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Aiming Tactics

How To Defeat Target Panic

by Bill Winke   |  August 1st, 2011 6

We all fight target panic to some extent. How much we fight it depends on our technique. Ron Ellis from Shelton, Washington has this to say. “Target panic is driving me crazy. I’ve never been a great shot but I was just getting to the point where I was gaining confidence and then this comes up. I’ll shoot decent one day and the next it really goes to heck!” Ron, I feel your pain and hope I can help you out

I have read and heard many tips about how to deal with target panic. However, any solution short of creating a true surprise release is only a temporary fix. You can trick your brain into forgetting about the “Now!” command for a while, but then it will come back again and you will be right where you started. The “Now!” command itself is the problem; for some reason we eventually start to anticipate when the pin will be on the spot and we try hard to make the shot go at just the right time. Eventually, this degenerates into target panic.

Some people experience target panic by locking up just below the spot, for example. Sometimes a twitch creeps in as we try to time the shot. Regardless of the symptoms, target panic stinks and you have to deal with it harshly to kill it.

The solution is both simple and difficult. It’s simple because it requires only one achievement – creating a surprise release. However, it’s hard for many people to get used to doing this. It requires a complete reprogramming of the nervous system. There is only one brute force method to make it happen and that is what I recommend to everyone: use a pure back tension release for the next 8 months and by fall you will have forgotten what the words “target panic” even mean.

You can’t easily time a back tension release. You simply aim and pull as you naturally turn your release hand through the shot. You will hate it at first. It will scare you. For the first time in your life you will learn what a bow sling is really for! The shot is supposed to startle you when it goes off – at least at first. After all, it is “surprise” release. Within a few days it will stop scaring you. Switch back to your hunting release a couple weeks before the hunting season, but keep squeezing the trigger to duplicate this surprise release. In my experience, this is the only solution that works every time.

  • bob

    I have found concentrating on my left hand (grip hand), arm, and shoulder works for me. I am a right hand shooter. Don't concentrate on the release going off, concentrate on the feeling of the bow surging forward in your left hand while the arrow is being released and keeping your hand absolutely as rock solid as you can. I prefer to call it flinching, becuase my left hand,arm, and shoulder anticipate the arrow leaving the bow before it does, and I flinch. For me the flinch originates in my left shoulder. I fiind it is much more likely to happen the more tired I get. I typically shoot 6-10 arrows in a group. When you get tired, stop shooting for 5-10 minutes. Let your shoulder rest between groups if necessary. My 2 cents worth. bob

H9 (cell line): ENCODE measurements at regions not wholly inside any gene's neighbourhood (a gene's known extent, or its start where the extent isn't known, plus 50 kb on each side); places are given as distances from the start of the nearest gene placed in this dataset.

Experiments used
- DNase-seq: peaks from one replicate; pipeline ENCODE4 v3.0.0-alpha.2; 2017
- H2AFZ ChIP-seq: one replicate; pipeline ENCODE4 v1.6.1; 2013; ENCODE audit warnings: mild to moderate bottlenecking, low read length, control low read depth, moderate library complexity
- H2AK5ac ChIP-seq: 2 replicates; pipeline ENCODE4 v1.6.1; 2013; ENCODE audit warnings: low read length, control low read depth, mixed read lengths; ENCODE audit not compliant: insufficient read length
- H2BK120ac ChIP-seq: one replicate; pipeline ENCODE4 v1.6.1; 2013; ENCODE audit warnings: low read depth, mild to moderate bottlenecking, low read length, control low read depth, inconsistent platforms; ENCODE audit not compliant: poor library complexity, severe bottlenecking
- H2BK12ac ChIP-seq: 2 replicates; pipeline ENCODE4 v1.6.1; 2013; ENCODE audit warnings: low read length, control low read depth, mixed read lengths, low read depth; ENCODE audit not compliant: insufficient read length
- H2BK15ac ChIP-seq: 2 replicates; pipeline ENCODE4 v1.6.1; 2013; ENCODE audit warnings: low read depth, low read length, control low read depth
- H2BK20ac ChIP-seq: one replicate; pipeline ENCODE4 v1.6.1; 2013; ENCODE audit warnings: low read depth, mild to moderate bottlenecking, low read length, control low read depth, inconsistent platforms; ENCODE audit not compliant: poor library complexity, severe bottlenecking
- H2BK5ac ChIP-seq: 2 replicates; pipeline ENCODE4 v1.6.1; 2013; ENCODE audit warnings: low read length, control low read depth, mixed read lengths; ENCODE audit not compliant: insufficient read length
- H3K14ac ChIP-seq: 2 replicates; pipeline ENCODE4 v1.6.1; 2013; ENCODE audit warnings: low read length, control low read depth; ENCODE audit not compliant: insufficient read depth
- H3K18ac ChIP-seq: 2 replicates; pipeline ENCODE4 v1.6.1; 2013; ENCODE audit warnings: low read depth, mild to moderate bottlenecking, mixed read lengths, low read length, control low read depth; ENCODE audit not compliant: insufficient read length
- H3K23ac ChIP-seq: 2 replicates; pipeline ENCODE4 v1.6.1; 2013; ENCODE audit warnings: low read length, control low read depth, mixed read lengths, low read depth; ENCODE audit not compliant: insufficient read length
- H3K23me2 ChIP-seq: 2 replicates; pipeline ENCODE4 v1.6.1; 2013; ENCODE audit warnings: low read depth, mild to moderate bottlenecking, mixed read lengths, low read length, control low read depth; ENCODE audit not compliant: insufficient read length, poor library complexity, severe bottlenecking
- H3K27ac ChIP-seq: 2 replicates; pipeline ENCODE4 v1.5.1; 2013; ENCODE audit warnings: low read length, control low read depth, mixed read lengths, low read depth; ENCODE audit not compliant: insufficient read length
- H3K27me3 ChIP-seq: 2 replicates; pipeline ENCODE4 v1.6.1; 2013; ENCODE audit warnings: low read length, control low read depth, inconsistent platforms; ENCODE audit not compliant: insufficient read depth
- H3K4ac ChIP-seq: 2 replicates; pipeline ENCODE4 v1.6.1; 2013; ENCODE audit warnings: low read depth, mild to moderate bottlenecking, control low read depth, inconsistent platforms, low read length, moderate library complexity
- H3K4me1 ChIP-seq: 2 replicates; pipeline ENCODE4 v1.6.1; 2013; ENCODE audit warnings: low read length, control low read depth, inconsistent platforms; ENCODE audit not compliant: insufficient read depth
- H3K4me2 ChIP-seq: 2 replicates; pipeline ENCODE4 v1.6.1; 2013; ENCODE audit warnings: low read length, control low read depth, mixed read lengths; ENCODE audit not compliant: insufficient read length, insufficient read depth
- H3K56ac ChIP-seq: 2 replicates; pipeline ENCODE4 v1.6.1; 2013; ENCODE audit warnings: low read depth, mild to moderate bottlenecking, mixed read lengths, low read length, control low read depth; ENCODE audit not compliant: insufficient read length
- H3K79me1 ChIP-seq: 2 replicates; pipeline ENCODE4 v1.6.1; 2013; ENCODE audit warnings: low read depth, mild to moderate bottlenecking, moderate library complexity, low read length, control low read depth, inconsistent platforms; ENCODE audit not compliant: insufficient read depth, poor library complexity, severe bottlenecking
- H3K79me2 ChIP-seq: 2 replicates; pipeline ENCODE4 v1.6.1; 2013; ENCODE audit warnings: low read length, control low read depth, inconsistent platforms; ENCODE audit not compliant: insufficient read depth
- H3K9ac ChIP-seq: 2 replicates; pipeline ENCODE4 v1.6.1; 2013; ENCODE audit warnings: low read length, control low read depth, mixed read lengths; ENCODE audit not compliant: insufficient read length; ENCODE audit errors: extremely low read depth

• Dave

    I have been fighting this for the last couple years. When it was really bad, my pin would lock just below the bullseye as was stated in the article. Now, before I start shooting at my target, and when I first get into my tree stand, I draw the bow and hold it for 15-20 seconds. I also move and stretch my right shoulder (I am right handed). That warms my muscles and seems to help. With my bow now sighted in, I now shoot only 3 arrows: 40 yds, 30 yds, and 20 yds during each sessoin (3 or 4 times/week). I found that shooting too many in one practice session made the panic much worse.

  • gary

    I have fought target panic off and on for years. Back tension release was tough for me becaue I didn't have the patience. Aparantly you can't teach this old dog (shooting bows for 43 yrs) new tricks. What has helped, when it gets real bad, is blind bail shooting before and after practice sesions.

  • Tarron

    If you keep both eyes open while you aim and shoot your able to hold very steady and give you alot more confidence on your shot.

  • Joe

    The best drill I have found to eliminate this "phenom" is to get really close to a big target and shoot with your eyes closed, focusing on making a smooth release. Then with your eyes closed imagine the target and settling your pin as you release. Its a trick of the eyes seeing the target and your brain yelling "shoot". After a while you will learn to focus on your release and not your aiming . Good luck!

  • spencer

    im 16 years old and im in bit of a target panic stage. im left handed and when i draw im focusingon my trigger hand way to much so im rushing my shot and making bad shots. A drill that has helped me is have someone else pull the trigger for you. it may seem crazy but works. it keeps you more focused on where you need to aim.

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